English teacher Jon Dillingham (R) speaks with a student in a free English class at La Pagoda in Ho Chi Minh City's Go Vap District. Photo: Minh Hung
Le Thanh Tao was too afraid in the past to talk with foreigners though he has been learning English at school for years.
“I could not pronounce correctly,” the student of the Ho Chi Minh City Technology College says.
But a few months after joining the free English classes at the La (Leaf) Pagoda in Go Vap District, Tao is more confident after speaking with foreign teachers.
Tao is among some 50,000 students who have benefited from the pagoda’s free foreign language center.
It opened in 2009, attracting both local and foreign teachers and international volunteers, most of them teaching for free as a contribution to the charitable heart of the pagoda’s head monk Thich Nhuan Tam.
Now more than 3,000 students study six languages -- English, French, German, Chinese, Japanese, and Korean – from around 100 teachers.
Monk Tam has always thought about helping other people. He tells Thanh Nien News how he got the idea of starting free classes: “I used to study at the HCMC University of Social Sciences and Humanities. I am aware of students’ difficulties.
“I used to get donations of rice to help poor students.
The small La Pagoda is situated in an alley in Ho Chi Minh City's Go Vap District. Photo: Minh Hung
“Many students from other provinces have to pay a lot of money for studying, rent, food, etc. and so could not afford to study a foreign language though it is very important and a must to know a foreign language.”
Tam says since it started the language center the pagoda has also been offering students loans equal to half of the fee for get international certificate exams like TOEIC and TOEFL.
“The loan has no interest or security, and has no due date. Whenever they get a good job, they can pay the money which will be used to teach other students.”
Many successful people have returned to contribute to the pagoda and donate for the free classes.
Tam says though the pagoda has difficulties funding the classes and a proposed new classroom, he still tries to get good teachers, besides international students facilitated by AIESEC, an NGO that provides young people with leadership development and cross-cultural global internships and volunteer exchange experiences across the globe.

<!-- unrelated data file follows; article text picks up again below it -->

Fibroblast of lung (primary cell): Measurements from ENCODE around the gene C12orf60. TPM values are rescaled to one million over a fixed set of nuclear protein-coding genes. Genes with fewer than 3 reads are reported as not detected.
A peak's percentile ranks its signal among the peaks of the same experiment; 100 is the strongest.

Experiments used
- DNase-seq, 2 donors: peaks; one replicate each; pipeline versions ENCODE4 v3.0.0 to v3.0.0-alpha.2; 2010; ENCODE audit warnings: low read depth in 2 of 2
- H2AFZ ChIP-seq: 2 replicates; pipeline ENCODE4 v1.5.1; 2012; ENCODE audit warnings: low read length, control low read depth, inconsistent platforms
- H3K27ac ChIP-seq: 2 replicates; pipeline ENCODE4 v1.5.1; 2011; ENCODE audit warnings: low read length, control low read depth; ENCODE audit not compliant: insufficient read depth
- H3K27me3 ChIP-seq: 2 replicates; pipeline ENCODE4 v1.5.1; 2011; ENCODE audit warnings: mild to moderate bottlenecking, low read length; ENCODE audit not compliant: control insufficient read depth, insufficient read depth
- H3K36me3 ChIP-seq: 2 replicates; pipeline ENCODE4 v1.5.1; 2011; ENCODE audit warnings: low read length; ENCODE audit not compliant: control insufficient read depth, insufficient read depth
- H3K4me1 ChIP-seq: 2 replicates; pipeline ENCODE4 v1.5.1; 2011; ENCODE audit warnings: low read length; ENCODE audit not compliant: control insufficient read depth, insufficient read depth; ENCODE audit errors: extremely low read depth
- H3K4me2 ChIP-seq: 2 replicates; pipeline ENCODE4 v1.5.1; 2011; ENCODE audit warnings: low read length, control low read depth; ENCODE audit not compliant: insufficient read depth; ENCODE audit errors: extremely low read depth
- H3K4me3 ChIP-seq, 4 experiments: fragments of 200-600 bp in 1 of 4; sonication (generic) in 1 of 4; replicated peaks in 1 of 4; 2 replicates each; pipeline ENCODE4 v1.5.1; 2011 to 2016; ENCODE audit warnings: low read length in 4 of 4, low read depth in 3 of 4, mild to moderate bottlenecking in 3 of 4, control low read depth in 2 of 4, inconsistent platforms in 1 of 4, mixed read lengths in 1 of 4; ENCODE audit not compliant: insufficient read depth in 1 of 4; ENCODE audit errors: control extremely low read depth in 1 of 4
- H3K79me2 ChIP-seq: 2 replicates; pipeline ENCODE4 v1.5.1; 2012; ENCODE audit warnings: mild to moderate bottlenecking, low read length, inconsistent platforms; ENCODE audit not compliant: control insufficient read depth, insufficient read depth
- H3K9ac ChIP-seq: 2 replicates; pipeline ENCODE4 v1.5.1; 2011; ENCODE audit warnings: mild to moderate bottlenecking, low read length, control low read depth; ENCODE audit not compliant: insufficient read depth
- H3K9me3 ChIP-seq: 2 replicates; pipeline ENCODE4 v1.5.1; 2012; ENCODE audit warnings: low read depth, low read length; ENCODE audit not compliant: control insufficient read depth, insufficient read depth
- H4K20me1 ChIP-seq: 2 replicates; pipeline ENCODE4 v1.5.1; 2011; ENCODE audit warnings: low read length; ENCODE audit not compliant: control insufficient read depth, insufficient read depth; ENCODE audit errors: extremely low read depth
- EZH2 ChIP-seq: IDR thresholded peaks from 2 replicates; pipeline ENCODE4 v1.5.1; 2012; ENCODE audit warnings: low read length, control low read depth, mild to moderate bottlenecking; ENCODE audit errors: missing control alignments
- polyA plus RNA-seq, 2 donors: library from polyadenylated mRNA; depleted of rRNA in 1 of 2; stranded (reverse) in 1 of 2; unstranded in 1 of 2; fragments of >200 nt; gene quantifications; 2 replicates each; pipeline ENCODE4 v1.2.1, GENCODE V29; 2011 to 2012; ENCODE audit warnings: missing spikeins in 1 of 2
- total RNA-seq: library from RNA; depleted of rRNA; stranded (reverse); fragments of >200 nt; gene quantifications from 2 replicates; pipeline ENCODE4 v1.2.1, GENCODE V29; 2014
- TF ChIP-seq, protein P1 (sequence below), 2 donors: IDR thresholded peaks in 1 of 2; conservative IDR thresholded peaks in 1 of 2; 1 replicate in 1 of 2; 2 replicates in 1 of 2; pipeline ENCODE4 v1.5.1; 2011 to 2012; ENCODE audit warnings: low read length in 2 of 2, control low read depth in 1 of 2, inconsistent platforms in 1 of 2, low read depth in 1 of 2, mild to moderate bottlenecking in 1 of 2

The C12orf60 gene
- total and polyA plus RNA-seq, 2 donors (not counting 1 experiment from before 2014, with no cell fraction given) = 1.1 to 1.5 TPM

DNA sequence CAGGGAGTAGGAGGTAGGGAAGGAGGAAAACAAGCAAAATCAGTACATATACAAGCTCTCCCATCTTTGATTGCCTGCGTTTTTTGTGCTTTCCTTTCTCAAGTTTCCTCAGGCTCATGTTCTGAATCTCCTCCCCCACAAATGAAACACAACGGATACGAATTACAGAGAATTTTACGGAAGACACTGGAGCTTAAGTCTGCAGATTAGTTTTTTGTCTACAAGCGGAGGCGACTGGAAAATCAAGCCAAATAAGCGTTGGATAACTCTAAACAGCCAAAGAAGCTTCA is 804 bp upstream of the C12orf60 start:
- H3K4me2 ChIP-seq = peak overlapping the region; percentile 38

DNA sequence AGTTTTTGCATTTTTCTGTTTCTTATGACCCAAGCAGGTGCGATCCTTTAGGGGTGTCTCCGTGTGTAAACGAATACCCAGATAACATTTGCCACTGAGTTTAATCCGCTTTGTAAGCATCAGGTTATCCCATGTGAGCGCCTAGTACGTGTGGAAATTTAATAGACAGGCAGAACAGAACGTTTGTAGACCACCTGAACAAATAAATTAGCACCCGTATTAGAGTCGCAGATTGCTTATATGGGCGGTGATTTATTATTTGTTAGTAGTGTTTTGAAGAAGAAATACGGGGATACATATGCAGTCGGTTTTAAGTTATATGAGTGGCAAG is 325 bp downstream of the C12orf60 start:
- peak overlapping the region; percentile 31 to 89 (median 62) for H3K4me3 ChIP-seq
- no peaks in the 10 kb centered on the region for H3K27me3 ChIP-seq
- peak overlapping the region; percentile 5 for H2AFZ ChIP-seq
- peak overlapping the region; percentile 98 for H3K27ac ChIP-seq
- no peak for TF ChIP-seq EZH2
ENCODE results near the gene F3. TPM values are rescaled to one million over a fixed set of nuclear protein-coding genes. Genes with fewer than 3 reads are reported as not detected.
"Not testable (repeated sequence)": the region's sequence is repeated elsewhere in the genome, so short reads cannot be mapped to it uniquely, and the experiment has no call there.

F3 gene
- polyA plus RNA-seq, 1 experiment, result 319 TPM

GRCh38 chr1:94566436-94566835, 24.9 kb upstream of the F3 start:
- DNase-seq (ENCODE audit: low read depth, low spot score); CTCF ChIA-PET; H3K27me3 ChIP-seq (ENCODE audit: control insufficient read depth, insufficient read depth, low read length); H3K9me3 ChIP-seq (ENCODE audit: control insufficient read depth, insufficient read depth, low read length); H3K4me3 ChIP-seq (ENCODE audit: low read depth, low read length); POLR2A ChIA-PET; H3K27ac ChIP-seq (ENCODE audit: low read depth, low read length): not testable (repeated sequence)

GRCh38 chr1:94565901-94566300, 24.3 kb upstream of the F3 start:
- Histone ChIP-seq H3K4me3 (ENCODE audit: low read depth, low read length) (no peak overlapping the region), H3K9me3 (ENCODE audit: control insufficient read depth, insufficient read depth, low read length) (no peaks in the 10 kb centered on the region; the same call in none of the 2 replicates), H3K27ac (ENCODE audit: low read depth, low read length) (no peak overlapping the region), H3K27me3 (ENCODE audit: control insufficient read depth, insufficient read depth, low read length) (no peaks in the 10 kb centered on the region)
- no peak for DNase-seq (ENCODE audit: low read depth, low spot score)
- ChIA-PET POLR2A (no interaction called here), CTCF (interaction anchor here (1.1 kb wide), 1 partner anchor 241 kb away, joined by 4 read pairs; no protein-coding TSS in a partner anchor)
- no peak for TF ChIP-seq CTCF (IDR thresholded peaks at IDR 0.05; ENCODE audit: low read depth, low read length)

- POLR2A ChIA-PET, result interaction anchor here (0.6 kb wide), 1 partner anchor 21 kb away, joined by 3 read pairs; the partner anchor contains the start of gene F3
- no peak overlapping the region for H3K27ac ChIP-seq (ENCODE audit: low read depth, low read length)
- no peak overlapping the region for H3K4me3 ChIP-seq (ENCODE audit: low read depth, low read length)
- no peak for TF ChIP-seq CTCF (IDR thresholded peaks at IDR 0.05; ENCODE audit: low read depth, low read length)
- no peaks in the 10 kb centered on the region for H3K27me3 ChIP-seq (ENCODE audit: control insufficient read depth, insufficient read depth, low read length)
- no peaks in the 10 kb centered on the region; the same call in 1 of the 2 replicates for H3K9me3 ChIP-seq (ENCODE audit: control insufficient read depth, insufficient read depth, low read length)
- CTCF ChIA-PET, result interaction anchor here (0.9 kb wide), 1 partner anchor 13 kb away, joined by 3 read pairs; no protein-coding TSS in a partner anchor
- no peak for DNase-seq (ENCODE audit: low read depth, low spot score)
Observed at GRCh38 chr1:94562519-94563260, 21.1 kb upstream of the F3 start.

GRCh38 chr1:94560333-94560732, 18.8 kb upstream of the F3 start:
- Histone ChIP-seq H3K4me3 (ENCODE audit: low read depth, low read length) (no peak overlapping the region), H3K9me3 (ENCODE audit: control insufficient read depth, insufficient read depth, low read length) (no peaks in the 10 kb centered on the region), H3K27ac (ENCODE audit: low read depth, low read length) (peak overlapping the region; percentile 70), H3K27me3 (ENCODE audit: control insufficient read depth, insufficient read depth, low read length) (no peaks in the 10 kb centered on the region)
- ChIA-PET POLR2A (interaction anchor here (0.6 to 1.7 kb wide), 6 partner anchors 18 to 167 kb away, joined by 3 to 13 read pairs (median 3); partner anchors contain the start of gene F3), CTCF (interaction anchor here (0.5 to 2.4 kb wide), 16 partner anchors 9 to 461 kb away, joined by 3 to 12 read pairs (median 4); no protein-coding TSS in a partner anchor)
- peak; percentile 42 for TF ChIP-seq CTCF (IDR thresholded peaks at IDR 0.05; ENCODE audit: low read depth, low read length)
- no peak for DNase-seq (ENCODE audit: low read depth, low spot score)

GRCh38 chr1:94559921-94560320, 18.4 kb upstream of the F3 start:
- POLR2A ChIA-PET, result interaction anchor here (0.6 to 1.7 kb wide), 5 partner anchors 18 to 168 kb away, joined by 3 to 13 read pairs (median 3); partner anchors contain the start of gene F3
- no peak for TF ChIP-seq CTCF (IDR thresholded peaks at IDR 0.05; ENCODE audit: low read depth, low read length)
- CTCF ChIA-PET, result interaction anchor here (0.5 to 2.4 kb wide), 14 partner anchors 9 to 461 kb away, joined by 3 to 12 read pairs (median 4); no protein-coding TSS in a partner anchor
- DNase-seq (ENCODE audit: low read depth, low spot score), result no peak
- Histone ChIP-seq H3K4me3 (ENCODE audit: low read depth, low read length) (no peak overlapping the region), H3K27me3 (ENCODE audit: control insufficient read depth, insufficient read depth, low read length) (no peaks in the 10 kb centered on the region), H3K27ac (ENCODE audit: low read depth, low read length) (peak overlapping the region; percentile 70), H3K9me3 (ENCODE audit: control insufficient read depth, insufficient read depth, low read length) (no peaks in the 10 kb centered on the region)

“I went to international schools and universities to ask teachers to teach at the pagoda. Now we also have nine or 10 permanent foreign teachers here.”
The pagoda pays each teacher a “symbolic amount” of VND1-1.5 million (US$46-69) a month.
“Most foreign teachers teach for free and we offer to pay their rents and give them food.”
Tam says La (Leaf) Pagoda was built in 1995 with palm leaves and earthen floors on a lowland area near a canal. It only became a concrete structure in 2000.
A picture of La Pagoda when it was first built 20 years ago. Photo: Minh Hung
In 2009 poet Lam Quang My donated VND100 million (US$4,600) to build a classroom on a small piece of land nearby.
American Jon Dillingham, who teaches English for free at the center, says: “We speak with the students, improving their confidence about speaking English rather than teaching boring lessons.”
He had been impressed when he first came to the pagoda several years ago after some people he met in a park told him about the free classes where he could teach.
“Everyone can do whatever they want here. No one will ever ask who you are or what you are doing here.”
The head monk, who is also deputy chairman of the Vietnam Ornamental Stones Association, also displays stones all around the small pagoda.
A volunteer teaches little monks at the La pagoda. Photo: Minh Hung
Dillingham, who has traveled a lot around Vietnam since he quit his job with a leading English newspaper in Vietnam a few years ago, says he found peace for himself at the pagoda.
“I often meditate three times a day besides teaching English at the pagoda,” the 33-year-old says, explaining that is not for enlightenment but for the recognition of impermanence.
“Nothing lasts forever. Everything keeps changing. Happiness or sadness. Even your breath.”
A large photo of poet Bui Giang at the pagoda. Photo: Minh Hung
Van Tien Duc, 66, teaches English and French at the pagoda, saying he does it as a good deed.
“Teaching at other facilities can fetch high salaries. I am old and after dozens of years of teaching at other places, I recognize that money is not everything.”
Someshwar Gowda, a student from India who teaches English at the pagoda, says his three-month stay at the pagoda has offered him unique experiences about the Vietnamese people and culture.
“It’s great to be in another country, interact with local people and learn about their culture.”
Thinh, a Vietnam Airlines pilot, says he became an associate teacher at the pagoda because he wanted to do something good.
Besides foreign languages, students are also taught soft skills, taken on trips and given speeches on Vietnamese culture and ethics.
The pagoda’s efforts have proven effective.
Many students say they will return to contribute to the pagoda, including by teaching future generations.
Le Trung Kien says he is from a poor farming family in the north who never thought he would be able to learn a foreign language.
As he lives with his relative in Binh Chanh District, he rides nearly 20 km on his bicycle every day to attend the French class at the pagoda.
“In the beginning there were only two students, but the teacher still taught,” he says.
He is grateful to the pagoda and wants to contribute to its free classes in future.
“I will ask for the head monk’s permission to teach French to beginners.”